Scientists have taken a closer look at the behavioral and social impacts that chimps experience when raised in captivity.
You may think that dying brain cells are a bad thing but for birds, it's a natural part of their yearly cycle. Now, scientists have found out how neuron growth in these birds begins anew each spring.
Scientists are continuing to search for new materials to create biofuels to power vehicles and other machines. Now, though, scientists have taken a look at the human gut and have found that microbes there can digest fiber, breaking it down into simple sugars.
It turns out that food collected around the site of the Fukushima nuclear meltdown may be negatively impacting butterflies. Scientists have found that pale blue grass butterflies that were fed from regions around the disaster site had higher rates of death and disease.
Breaking down plant biomass for energy conversion in industrialized bioreactors remains a challenge even today. Now, scientists may be taking a cue from nature; it turns out that termite fungus farmers solve this problem and can decompose plants quickly and efficiently.
Antarctic fish may swim in freezing waters, but they don't freeze themselves. Now, scientists have taken a closer look at why this is, uncovering "antifreeze" proteins that allow the fish to survive in the icy Southern Ocean.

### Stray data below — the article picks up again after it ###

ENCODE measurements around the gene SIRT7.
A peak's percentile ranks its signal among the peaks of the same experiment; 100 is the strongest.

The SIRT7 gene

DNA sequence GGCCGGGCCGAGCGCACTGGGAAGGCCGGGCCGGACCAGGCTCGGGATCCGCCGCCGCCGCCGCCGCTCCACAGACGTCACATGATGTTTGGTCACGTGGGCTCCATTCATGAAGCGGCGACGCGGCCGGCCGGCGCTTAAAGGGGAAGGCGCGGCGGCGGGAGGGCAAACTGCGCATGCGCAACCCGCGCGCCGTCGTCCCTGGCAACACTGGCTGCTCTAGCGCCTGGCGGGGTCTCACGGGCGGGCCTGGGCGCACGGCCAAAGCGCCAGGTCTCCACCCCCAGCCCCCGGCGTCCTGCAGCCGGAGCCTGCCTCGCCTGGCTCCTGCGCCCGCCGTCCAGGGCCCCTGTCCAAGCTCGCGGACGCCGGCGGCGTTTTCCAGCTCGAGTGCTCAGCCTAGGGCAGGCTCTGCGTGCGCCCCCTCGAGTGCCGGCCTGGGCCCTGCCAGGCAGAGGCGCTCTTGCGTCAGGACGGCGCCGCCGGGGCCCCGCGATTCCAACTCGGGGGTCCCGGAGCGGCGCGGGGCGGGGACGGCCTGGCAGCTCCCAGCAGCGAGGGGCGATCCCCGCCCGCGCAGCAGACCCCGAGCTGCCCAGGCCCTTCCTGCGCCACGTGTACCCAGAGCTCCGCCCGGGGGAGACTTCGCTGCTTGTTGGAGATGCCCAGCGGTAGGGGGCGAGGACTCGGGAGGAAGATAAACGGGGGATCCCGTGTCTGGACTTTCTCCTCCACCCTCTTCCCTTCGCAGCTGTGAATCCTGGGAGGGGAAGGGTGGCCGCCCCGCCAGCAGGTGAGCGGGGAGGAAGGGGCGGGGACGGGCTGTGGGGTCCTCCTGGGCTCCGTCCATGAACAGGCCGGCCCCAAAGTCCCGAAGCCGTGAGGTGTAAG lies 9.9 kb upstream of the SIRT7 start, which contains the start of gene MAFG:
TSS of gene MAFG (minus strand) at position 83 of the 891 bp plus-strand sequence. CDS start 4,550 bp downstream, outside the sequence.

Want better health? Then taking action when it comes to climate change may be the answer. Scientists have found that the number of hot days in Eastern and Midwestern U.S. cities may triple by mid-century, which could drastically impact health.
It turns out that Arctic sea ice is still at risk of shrinking. NASA has announced that the ice official hit its annual minimum on Sept. 17 and that it was the sixth lowest on record since recordings began.
It turns out that carbon dioxide emissions may be rising to new heights. Scientists have found that the main contributor to global warming is set to rise to a record 40 billion tons in 2014.
Scientists have found that sea ice actually removes CO2 from the atmosphere with the help of frost flowers and as it retreats, more gas may be released.
While rising temperatures and shifting precipitation may get most of the attention, climate change can also impact wind patterns which, in turn, could alter predator-prey relationships.
Scientists are constantly taking inspiration from animals in order to create new materials. Now, they've managed to create a new adhesive inspired by the sticky proteins that mussels and barnacles excrete to allow them to cling to a hard surface--even underwater.